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Climatiser – About the French Passé Composé (Present Perfect) Tense
The French Passé Composé is a compound tense used to express actions or events that have been completed in the past. It is one of the most common past tenses in the French language and is typically used in everyday conversation to describe actions that occurred at a specific point in the past. The Passé Composé is constructed using an auxiliary verb (either “être” or “avoir”) and a past participle.
Formation of the Passé Composé
Set the auxiliary verb with either
“être” – used with a select group of verbs (mostly intransitive verbs of motion, reflexive verbs, and some others) or
“avoir” – used with most other verbs.
Conjugate the auxiliary verb
If using “être,” you must conjugate it in the present tense according to the subject of the sentence.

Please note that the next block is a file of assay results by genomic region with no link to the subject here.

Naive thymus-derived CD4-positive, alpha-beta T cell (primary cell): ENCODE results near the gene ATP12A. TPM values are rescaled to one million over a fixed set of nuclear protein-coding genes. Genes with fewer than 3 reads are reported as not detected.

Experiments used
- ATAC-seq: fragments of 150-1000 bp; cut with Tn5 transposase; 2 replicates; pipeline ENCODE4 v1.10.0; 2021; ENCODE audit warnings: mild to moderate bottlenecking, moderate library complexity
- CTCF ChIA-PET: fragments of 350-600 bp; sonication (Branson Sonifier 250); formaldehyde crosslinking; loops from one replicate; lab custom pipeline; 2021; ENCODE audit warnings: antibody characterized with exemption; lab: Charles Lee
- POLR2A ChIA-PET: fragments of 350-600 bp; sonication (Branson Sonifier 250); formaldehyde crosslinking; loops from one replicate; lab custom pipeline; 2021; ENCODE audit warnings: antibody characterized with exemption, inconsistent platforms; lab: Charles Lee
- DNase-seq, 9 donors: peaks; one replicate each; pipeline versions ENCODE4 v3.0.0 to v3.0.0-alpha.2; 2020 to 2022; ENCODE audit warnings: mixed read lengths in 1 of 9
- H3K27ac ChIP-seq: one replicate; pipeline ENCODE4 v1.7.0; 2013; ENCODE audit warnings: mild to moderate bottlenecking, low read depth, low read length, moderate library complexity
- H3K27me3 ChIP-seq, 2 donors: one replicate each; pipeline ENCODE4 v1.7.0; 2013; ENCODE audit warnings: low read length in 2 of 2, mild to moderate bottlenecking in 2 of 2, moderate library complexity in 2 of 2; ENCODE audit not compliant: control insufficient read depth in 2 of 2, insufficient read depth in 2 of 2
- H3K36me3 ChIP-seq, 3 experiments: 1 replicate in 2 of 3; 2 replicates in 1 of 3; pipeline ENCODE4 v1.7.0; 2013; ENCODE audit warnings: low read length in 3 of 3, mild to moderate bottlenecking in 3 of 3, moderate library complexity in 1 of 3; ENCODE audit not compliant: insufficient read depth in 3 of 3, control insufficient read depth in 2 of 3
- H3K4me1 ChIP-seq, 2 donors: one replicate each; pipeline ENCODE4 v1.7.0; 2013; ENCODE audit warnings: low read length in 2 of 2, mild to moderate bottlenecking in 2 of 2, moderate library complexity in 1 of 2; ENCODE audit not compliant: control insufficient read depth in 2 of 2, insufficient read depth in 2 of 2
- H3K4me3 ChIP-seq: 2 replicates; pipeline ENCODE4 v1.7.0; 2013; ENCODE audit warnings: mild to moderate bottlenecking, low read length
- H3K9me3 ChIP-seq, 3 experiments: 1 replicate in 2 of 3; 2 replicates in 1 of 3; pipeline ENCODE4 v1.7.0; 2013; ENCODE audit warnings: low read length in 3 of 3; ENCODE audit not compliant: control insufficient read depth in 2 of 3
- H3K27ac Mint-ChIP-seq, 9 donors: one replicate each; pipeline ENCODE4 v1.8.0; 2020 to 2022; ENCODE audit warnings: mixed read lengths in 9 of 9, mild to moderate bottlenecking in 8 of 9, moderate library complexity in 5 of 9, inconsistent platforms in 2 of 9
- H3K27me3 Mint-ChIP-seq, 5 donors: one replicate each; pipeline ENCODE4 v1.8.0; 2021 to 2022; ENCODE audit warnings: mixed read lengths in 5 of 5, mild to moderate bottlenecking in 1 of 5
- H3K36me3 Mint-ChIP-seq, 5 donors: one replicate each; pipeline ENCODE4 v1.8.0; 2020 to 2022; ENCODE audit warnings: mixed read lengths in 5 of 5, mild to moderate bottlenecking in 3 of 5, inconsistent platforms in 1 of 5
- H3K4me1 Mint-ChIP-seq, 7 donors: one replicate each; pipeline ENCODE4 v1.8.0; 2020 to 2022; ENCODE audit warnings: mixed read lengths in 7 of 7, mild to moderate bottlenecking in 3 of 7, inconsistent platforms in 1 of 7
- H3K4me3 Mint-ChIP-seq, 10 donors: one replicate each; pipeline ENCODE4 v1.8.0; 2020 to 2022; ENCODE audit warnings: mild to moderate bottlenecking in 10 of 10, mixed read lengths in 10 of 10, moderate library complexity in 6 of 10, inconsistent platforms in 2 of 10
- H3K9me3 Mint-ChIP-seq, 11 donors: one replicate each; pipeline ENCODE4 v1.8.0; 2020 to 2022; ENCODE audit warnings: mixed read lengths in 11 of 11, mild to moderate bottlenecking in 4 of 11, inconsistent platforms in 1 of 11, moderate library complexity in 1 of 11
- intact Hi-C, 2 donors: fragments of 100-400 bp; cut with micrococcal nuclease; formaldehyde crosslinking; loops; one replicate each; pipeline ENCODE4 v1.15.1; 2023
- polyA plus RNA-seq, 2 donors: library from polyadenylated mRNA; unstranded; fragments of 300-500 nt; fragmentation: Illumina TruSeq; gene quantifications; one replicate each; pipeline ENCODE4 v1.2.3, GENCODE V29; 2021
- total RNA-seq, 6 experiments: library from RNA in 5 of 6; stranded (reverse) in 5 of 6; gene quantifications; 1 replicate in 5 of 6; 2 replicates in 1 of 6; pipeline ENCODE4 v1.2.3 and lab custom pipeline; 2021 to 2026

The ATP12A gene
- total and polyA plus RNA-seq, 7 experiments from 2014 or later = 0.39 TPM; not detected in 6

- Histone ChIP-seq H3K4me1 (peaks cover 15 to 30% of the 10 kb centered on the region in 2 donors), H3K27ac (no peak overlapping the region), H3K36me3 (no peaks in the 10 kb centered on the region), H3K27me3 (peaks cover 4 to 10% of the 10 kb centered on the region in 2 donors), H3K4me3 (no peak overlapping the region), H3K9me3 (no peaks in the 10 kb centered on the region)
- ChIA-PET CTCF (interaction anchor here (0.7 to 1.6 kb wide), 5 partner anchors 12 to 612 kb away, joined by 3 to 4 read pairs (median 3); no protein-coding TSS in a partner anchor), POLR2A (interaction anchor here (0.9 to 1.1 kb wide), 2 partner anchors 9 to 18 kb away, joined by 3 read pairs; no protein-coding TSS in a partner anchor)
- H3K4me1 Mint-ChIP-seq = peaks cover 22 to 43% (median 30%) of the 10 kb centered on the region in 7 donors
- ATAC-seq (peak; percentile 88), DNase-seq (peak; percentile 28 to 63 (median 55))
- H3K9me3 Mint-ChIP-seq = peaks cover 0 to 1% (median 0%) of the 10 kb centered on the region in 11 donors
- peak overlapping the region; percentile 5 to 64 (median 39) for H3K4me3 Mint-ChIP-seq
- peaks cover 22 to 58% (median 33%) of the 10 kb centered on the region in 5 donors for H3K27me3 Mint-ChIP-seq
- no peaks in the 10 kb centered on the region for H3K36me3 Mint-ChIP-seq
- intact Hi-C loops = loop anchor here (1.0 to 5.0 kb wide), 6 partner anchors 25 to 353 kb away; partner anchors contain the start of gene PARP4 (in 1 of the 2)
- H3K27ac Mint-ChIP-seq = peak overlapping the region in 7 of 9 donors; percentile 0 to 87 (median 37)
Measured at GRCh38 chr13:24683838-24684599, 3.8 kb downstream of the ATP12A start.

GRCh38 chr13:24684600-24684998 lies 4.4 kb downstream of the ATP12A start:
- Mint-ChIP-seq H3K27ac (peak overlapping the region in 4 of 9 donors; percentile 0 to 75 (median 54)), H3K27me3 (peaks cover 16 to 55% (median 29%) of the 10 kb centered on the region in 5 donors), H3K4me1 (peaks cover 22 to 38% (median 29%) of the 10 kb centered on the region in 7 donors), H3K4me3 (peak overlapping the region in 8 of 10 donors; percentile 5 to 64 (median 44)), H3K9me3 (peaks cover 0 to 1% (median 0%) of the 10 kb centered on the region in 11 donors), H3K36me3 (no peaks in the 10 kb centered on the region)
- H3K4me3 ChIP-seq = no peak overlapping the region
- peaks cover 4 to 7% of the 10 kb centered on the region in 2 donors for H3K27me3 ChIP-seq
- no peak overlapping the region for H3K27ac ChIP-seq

Je suis, Tu es, Il est, Nous sommes, Vous êtes, Ils sont
If using “avoir,” conjugate it according to the subject as well:
J’ai, Tu as, Elle a, Nous avons, Vous avez, Ils ont.
Add the past participle
For regular -er verbs, remove the -er ending and add -é (e.g., “parler” becomes “parlé”).
For regular -ir verbs, remove the -ir ending and add -i (e.g., “finir” becomes “fini”).
For regular -re verbs, remove the -re ending and add -u (e.g., “vendre” becomes “vendu”).
For irregular verbs, you’ll need to learn the past participles individually, as they don’t follow a regular pattern.
Common everyday usage patterns
Narrating Past Events